Thresholds in Dog Training – What Does it Mean?
In this Holidays4Dogs article, will discuss the term ‘thresholds’ in relation to dog training and behaviour. Understanding the concept of thresholds in dog training can help in all manner of everyday situations, as well as helping dogs with behaviour issues to learn much faster and with much less stress.
What exactly is a ‘threshold’?
In a nutshell – when a dog crosses a threshold, he is moving from one emotional state to another which causes a negative reaction. Although the term is more often used in relation to dealing with fearful and reactive dogs, it is nevertheless a fundamental element in more basic learning situations, such as puppy socialisation.
Understanding your dog’s limitations, is particularly useful for owners of reactive. Knowing this, makes all the difference to behaviour modification training. (See our other Holidays 4 Dogs articles about helping the nervous dog).
Knowledge of the concept can also help people to become more aware of their dog’s body language and therefore create a deeper human- canine bond.
Signs a dog is over threshold may include, barking and lunging at another dog, or a stranger, (although reactions are often much more subtle than this – see below).
However, it is not quite so easy to gauge exactly when the dog is under threshold. In other words, the point at which the dog is calm and responsive to its owner and where behaviour changes can be made with the most success.
You can break down a dog’s response to a stimulus for example, a car, bird, or a particular noise such as fireworks – into several main parts;
• The distance to the stimulus – how close does the dog need to be before eliciting a reaction?
• Time span – how long does the dog need to experience the stimulus before he shows a response? Is the pup uncomfortable after30 seconds? Or five minutes?
• Strength of stimulus – a stationary car is less likely to produce a response than one moving at speed.
• The number of stimuli, or triggers – a jogger in bright clothing or, several other dogs approaching.
What reaction can you expect, once a dog has gone over threshold?
Faced with a particular stimulus dogs don’t always show obvious signs – barking, or growling. In addition, a stimulus doesn’t have to be one thing a dog is afraid of. It can be anything that increases the dogs reaction and this may involve a combination of elements.
Some will be so distracted by the thing that is bothering them, they will ‘zone’ out completely. In the latter case, this often means they will be unable to focus on their handler. In this state, a dog is unable to learn.
When a dog goes over threshold he is in a state of stress. The fight, flight, or freeze states are activated in the brain which means the dog is only concerned about his survival.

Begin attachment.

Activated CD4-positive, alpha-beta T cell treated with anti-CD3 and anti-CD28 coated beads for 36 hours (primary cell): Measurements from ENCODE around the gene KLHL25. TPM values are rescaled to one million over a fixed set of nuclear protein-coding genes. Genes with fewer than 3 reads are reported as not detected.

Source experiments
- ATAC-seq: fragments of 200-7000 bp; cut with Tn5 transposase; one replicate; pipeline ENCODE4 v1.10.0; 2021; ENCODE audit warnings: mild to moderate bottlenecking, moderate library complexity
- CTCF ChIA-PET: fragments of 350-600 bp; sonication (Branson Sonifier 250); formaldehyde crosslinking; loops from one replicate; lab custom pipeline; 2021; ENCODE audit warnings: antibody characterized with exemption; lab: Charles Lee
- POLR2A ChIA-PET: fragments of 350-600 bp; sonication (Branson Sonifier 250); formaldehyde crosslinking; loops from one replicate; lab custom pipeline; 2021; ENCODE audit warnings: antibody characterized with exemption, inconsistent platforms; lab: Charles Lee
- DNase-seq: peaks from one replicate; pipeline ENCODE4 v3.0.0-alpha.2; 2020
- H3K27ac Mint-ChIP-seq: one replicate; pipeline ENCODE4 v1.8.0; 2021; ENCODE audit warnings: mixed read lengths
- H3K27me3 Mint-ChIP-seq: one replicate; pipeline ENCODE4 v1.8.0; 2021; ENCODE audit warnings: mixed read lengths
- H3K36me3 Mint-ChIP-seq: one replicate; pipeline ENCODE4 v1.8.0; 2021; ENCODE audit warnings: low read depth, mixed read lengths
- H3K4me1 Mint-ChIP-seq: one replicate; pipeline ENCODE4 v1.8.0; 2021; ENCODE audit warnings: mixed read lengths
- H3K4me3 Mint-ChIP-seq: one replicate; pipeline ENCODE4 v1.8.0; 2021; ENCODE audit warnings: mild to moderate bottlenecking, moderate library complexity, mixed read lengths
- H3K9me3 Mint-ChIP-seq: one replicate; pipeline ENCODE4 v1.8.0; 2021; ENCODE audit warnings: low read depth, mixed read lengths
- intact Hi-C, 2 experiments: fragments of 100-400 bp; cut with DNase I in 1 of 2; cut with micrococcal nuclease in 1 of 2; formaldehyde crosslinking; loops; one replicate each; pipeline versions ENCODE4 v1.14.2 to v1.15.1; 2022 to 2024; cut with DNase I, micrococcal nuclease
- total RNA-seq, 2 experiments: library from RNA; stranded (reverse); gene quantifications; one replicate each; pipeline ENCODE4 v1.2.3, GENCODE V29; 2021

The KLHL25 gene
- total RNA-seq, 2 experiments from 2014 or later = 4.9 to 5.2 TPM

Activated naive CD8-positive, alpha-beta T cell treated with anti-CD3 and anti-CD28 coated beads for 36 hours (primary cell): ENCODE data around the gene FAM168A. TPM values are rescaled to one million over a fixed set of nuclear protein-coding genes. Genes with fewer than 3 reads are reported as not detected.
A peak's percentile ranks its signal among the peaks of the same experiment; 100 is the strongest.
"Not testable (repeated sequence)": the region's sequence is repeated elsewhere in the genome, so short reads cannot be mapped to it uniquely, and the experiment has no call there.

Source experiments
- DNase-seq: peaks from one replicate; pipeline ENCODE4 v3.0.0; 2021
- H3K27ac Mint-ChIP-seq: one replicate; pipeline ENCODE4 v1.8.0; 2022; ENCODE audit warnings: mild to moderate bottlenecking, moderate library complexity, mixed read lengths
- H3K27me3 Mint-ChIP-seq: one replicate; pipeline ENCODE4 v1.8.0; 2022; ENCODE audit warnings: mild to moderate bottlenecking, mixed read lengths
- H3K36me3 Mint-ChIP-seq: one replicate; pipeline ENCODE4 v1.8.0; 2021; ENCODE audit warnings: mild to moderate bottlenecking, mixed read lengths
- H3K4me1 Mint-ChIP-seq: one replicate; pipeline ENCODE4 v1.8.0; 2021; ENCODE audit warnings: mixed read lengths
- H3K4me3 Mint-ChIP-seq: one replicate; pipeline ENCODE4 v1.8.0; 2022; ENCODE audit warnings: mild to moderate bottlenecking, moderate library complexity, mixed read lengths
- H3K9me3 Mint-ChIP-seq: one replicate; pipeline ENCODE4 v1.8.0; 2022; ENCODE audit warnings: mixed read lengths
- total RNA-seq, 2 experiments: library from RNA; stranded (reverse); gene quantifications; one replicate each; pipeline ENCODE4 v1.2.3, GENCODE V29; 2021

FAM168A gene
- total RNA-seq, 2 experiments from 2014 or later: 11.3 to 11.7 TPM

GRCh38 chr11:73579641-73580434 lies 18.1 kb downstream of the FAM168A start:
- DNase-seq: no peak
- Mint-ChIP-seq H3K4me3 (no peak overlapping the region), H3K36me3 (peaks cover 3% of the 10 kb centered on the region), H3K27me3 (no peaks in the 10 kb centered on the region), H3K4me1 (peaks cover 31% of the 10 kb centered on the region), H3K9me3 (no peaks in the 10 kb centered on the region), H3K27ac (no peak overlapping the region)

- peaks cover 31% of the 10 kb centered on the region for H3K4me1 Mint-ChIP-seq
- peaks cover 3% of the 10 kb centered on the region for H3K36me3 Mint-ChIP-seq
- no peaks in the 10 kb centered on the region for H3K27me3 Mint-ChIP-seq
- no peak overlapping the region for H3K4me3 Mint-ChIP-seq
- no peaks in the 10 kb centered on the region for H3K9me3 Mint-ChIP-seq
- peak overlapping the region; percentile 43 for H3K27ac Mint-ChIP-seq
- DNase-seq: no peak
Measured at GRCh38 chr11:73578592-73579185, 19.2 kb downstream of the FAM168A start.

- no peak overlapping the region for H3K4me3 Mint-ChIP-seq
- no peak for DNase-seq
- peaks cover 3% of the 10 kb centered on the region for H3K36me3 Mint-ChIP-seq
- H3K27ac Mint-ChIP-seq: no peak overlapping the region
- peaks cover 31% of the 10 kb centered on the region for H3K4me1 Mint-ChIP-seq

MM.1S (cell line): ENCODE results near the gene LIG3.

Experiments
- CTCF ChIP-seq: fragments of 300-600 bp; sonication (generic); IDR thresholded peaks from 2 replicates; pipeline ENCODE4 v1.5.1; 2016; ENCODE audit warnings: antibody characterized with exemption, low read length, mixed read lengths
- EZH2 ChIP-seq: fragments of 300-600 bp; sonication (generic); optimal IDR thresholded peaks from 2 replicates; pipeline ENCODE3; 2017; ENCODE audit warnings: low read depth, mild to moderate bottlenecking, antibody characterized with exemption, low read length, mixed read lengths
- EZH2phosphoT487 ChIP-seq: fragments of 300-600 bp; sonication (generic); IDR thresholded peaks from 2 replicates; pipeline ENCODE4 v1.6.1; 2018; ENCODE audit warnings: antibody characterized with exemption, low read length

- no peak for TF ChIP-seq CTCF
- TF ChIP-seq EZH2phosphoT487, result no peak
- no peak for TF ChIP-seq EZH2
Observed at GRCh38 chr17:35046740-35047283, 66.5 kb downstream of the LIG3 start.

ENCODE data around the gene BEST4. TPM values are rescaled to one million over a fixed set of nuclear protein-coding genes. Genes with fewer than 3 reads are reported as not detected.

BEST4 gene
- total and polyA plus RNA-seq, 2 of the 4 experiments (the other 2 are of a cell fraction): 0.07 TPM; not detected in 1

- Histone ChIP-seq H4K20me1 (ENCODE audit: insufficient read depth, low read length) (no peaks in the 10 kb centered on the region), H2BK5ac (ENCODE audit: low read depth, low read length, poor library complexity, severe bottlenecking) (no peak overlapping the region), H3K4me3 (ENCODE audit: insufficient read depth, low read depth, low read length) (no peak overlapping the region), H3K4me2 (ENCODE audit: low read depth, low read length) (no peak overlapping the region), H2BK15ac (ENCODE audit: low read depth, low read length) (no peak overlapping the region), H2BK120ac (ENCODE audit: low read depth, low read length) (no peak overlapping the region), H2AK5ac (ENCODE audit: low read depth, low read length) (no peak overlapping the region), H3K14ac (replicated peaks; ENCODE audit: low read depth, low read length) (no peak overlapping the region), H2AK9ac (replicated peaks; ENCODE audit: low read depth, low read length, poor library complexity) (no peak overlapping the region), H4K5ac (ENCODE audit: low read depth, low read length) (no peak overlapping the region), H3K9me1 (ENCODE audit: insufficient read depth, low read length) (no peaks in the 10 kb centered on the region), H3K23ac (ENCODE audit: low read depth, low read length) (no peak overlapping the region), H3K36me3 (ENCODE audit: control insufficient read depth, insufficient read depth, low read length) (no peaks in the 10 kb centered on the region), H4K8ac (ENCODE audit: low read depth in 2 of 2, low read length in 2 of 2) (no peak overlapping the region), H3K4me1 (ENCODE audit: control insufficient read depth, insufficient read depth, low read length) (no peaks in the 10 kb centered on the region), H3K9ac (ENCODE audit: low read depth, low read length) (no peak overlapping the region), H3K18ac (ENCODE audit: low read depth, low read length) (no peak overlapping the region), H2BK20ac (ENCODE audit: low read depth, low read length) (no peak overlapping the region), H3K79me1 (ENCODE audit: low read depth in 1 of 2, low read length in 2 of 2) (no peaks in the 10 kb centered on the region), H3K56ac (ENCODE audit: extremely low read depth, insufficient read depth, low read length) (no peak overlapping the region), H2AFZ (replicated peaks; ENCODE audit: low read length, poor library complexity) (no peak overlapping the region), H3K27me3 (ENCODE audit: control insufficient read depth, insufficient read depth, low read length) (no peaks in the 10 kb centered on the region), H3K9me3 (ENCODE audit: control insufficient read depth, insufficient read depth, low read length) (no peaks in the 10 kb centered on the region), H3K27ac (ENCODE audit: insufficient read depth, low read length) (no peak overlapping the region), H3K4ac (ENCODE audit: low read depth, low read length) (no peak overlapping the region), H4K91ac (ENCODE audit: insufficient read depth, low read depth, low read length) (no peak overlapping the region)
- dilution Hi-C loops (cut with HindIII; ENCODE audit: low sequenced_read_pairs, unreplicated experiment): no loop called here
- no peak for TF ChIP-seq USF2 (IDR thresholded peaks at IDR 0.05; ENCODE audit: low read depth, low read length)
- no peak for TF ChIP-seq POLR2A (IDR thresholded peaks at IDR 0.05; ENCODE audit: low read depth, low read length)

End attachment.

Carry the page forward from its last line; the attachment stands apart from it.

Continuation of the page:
Although going over threshold means that the dog may behave in a way we don’t like, it doesn’t mean to say the dog is behaving badly.
His reactions are responses to external stimuli that he simply doesn’t understand and, therefore, his innate instincts kick in. However, because of selective breeding, over reactivity is a common problem in many of our domestic dogs.
How do I keep my dog under threshold?
The hardest thing to grasp about thresholds in dog behaviour is that they are constantly changing depending on the circumstances. This may involve factors such as distance, or intensity. As well as this, different dogs may have the same stimulus thresholds, but their responses may be very different.
To help your dog stay under threshold, try and establish what triggers are the cause of a reactive response. Observe the dog’s body language, what is going on in the environment and note how the dog reacts to this.
Eventually, you can predict when your dog is about to go over threshold. By predicting your dog’s threshold, means you can adjust your distance to the stimulus, or the intensity of the stimulus. As a result, you can work with the dog when he is in a less stressed state and, importantly, at the point when he is more able to learn.
Can I raise my dog’s threshold?
Yes, indeed, and this is the aim. By raising your dog’s threshold you condition him to accept a higher level of stimulus before he reaches a reactive state. This involves desensitisation and, if done correctly, your dog will accept greater stimulation before demonstrating a negative response.
Understanding thresholds can help you, and your dog, to remain calm and confident in all sorts of situations. For challenging dogs, such as fearful or reactive dogs, understanding how to work under threshold provides the dog owner with an advantage. This makes progress much faster and more successful and crucially, without the need for harsh handling methods.